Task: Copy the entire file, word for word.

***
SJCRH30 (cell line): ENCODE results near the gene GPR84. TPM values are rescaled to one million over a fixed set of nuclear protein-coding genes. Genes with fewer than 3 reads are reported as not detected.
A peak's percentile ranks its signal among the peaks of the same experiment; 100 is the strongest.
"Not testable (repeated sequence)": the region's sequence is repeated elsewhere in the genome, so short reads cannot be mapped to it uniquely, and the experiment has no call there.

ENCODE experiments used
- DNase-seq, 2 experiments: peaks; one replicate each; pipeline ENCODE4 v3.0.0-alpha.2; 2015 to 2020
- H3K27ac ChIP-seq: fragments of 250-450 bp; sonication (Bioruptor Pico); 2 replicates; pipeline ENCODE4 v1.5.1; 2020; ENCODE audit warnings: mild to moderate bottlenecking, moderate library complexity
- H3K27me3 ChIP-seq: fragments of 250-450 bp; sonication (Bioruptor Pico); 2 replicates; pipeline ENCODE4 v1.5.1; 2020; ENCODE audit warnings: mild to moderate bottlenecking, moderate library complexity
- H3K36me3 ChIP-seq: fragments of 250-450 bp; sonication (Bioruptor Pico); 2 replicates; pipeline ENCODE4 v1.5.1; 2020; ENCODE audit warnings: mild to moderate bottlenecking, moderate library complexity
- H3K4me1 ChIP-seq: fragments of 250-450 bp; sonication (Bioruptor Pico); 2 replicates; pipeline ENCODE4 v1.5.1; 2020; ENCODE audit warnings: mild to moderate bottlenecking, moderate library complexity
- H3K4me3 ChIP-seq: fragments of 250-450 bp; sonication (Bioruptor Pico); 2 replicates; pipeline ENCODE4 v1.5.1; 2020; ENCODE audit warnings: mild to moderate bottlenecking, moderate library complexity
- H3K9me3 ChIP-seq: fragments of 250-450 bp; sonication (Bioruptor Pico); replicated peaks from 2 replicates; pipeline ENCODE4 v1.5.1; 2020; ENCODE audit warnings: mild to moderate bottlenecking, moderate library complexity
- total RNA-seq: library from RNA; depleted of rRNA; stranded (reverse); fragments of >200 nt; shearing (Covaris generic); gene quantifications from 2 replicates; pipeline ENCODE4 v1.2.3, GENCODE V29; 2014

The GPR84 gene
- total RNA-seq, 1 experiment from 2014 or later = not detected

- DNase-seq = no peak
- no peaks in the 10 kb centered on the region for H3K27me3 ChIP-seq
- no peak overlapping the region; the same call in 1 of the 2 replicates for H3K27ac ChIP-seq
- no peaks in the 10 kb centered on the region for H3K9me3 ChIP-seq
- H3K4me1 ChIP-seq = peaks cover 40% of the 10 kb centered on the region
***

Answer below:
SJCRH30 (cell line): ENCODE results near the gene GPR84. TPM values are rescaled to one million over a fixed set of nuclear protein-coding genes. Genes with fewer than 3 reads are reported as not detected.
A peak's percentile ranks its signal among the peaks of the same experiment; 100 is the strongest.
"Not testable (repeated sequence)": the region's sequence is repeated elsewhere in the genome, so short reads cannot be mapped to it uniquely, and the experiment has no call there.

ENCODE experiments used
- DNase-seq, 2 experiments: peaks; one replicate each; pipeline ENCODE4 v3.0.0-alpha.2; 2015 to 2020
- H3K27ac ChIP-seq: fragments of 250-450 bp; sonication (Bioruptor Pico); 2 replicates; pipeline ENCODE4 v1.5.1; 2020; ENCODE audit warnings: mild to moderate bottlenecking, moderate library complexity
- H3K27me3 ChIP-seq: fragments of 250-450 bp; sonication (Bioruptor Pico); 2 replicates; pipeline ENCODE4 v1.5.1; 2020; ENCODE audit warnings: mild to moderate bottlenecking, moderate library complexity
- H3K36me3 ChIP-seq: fragments of 250-450 bp; sonication (Bioruptor Pico); 2 replicates; pipeline ENCODE4 v1.5.1; 2020; ENCODE audit warnings: mild to moderate bottlenecking, moderate library complexity
- H3K4me1 ChIP-seq: fragments of 250-450 bp; sonication (Bioruptor Pico); 2 replicates; pipeline ENCODE4 v1.5.1; 2020; ENCODE audit warnings: mild to moderate bottlenecking, moderate library complexity
- H3K4me3 ChIP-seq: fragments of 250-450 bp; sonication (Bioruptor Pico); 2 replicates; pipeline ENCODE4 v1.5.1; 2020; ENCODE audit warnings: mild to moderate bottlenecking, moderate library complexity
- H3K9me3 ChIP-seq: fragments of 250-450 bp; sonication (Bioruptor Pico); replicated peaks from 2 replicates; pipeline ENCODE4 v1.5.1; 2020; ENCODE audit warnings: mild to moderate bottlenecking, moderate library complexity
- total RNA-seq: library from RNA; depleted of rRNA; stranded (reverse); fragments of >200 nt; shearing (Covaris generic); gene quantifications from 2 replicates; pipeline ENCODE4 v1.2.3, GENCODE V29; 2014

The GPR84 gene
- total RNA-seq, 1 experiment from 2014 or later = not detected

- DNase-seq = no peak
- no peaks in the 10 kb centered on the region for H3K27me3 ChIP-seq
- no peak overlapping the region; the same call in 1 of the 2 replicates for H3K27ac ChIP-seq
- no peaks in the 10 kb centered on the region for H3K9me3 ChIP-seq
- H3K4me1 ChIP-seq = peaks cover 40% of the 10 kb centered on the region